Use Milk in Your Cereal, Not Water: General Mills’ Approach to Water Conservation

As climate change causes major variability in water security, General Mills feels the imperative to set a good example in water conservation for its entire value chain and the communities within which it operates.

In an age of increasing corporate social responsibility, General Mills has taken their “Consumer First” slogan to heart and expanded it to incorporate a focus on climate change across the company, value chain, and entire industry. General Mills has sustainability as one of its four core pillars and has become a major advocate for innovative clean energy policies.1 Climate change ramifications include major shifts to the water supply across the United States and rest of the world, and General Mills – which had net sales of over $16.5B in FY20162 – recognizes that it must improve global water stewardship to protect all areas of its business and community, including agricultural inputs and manufacturing processes.3


Being a native Californian, water conservation is a topic near and dear to my heart. Climate change has already caused severe fluctuations in water supply globally, and will continue to aggravate the uncertainty and severity of this variability. Not only are rainfall, flood, and drought cycles less predictable, but their magnitude has a significant impact on water supply and sanitation, agricultural production, energy, and environmental sustainability.4 In particular, food production “relies heavily on an adequate supply of clean water, for growing crops and making products for today’s consumer.”5 A recent study published in Nature noted that over the time period of 1964-2007, “droughts and extreme heat significantly reduced national cereal production by 9–10%…with production losses due to droughts were associated with a reduction in both harvested area and yields.”6 Especially as the world’s population continues to grow, the potential for decline in agricultural yield due to water issues relating to climate change will threaten food safety. Changes in the frequency of both droughts and floods could pose challenges for farmers and ranchers, causing more of the population to be food insecure and also lead to a far-reaching negative impact on the economy and businesses operating within it.7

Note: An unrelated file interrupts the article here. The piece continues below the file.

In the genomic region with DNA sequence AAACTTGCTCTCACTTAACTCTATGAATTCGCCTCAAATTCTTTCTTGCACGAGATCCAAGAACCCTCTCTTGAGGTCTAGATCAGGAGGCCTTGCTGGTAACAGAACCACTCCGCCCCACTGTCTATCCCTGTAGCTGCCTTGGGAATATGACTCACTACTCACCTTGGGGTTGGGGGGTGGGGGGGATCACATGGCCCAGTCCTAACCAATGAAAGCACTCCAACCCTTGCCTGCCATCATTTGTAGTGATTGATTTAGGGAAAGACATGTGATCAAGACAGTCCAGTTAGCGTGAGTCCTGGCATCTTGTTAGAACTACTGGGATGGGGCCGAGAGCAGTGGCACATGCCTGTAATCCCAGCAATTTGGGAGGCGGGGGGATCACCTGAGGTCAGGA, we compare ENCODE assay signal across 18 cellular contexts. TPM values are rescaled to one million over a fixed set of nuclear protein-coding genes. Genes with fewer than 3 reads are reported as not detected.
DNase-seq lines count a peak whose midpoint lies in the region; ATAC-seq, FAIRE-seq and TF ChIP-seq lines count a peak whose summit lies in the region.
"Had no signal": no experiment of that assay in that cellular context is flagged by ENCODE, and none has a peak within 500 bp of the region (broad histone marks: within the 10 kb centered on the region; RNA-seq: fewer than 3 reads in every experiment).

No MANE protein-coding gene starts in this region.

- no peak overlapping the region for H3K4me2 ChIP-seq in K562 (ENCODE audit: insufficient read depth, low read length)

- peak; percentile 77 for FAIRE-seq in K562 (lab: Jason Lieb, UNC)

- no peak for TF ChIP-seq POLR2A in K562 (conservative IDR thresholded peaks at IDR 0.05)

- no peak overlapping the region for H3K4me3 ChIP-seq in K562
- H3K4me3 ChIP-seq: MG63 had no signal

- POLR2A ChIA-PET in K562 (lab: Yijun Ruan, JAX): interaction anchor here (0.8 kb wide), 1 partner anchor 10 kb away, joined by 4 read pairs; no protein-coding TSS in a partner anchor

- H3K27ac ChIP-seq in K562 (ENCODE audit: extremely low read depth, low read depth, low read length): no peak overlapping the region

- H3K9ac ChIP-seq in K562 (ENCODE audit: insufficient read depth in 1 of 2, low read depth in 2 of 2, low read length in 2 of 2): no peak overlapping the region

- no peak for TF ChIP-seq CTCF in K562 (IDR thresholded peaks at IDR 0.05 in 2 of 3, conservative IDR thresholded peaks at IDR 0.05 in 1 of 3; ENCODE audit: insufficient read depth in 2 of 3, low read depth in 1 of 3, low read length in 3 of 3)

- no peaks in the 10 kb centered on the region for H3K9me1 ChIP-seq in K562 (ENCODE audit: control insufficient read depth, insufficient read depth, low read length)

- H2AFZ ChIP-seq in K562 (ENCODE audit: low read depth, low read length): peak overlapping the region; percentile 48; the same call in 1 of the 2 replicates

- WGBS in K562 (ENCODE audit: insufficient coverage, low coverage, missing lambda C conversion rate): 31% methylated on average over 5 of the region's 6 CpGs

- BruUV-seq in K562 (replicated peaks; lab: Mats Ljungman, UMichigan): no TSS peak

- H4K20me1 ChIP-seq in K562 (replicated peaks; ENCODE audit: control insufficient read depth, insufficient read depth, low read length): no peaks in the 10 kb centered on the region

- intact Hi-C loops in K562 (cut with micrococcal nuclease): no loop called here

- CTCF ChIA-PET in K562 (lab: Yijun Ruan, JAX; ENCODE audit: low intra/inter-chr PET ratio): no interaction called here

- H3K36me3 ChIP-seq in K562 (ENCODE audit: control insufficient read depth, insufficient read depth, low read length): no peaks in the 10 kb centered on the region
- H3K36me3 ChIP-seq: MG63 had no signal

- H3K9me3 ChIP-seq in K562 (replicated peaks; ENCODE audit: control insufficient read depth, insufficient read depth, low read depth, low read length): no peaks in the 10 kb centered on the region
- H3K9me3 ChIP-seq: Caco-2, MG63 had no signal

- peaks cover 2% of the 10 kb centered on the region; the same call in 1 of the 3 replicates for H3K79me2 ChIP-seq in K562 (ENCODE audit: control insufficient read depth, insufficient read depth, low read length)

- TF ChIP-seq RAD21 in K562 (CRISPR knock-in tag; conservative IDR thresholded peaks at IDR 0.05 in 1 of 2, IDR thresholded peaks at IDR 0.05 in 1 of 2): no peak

General Mills recognizes the threat that climate change poses to global water supply and the importance of water conservation for many aspects of its own business. Water is utilized by all parts of its supply chain, from initial growing of ingredients for food products in agricultural regions to manufacturing plants tasked with assembling and packing the final products. Created in 2014, General Mills’ Climate Policy notes that:


We realize that the majority of the water required to bring our products to consumers is used upstream of our direct operations. General Mills has assessed that 99% of the water use associated with our value chain occurs upstream of our direct operations in agriculture, ingredient production, and packaging.5


Security in the water supply is vital for General Mills’ food processing, and climate and weather extremes can reduce the water quality and increase the risk of germs transferred after the harvest process during handling and storage.8 Even worse, bringing water from other regions to agricultural areas affected by droughts, as described above, can have a compounding effect on climate change given that the “systems used to treat and move public water supplies require large amounts of energy, produced mainly by burning coal, natural gas, oil and other fossil fuels.”9


For all of these reasons, General Mills has committed to water conservation and sustainably sourcing ten priority ingredients – representing over 50% of total ingredient buy – by 2020.5 Increasing pressures on water supplies due to climate change will continue to pose risks for global operations and supply chains, so General Mills is taking action now to address water issues.10 The Company recognizes that it can have an influence on more than just its suppliers and business partners; it is pursuing a long term multi-stakeholder water stewardship strategy that includes local communities, governments, and NGOs in the regions where its operations and growing regions are located. It is working with smallholder and conventional farmers to strengthen globally sustainable farming practices.1 Additionally, it is publicly setting global targets and tracking its progress in reduction in both water usage and transportation as an effort to ensure accountability.


General Mills can continue to take steps towards improving water conservation and protecting against climate change. It should continue its partnership with The Nature Conservancy, fulfilling its commitment to “complete additional watershed assessments, develop stewardship plans for at-risk watersheds, and meet with communities to provide leadership and on-the-ground action,” proving that it really is walking the talk.11 Additionally, it can also look to competitors for inspiration and best practices. For example, Kellogg supplies its farmers in the Great Lakes region with precision water conservation tools that allow for measurement and variation of nutrient and water management field-by-field, preventing waste that occurs when using a one-size-fits-all approach.12 There is no one way to tackle water supply issues, but General Mills is helping to pave the way forward to address climate change and should continue to set a good example for its communities.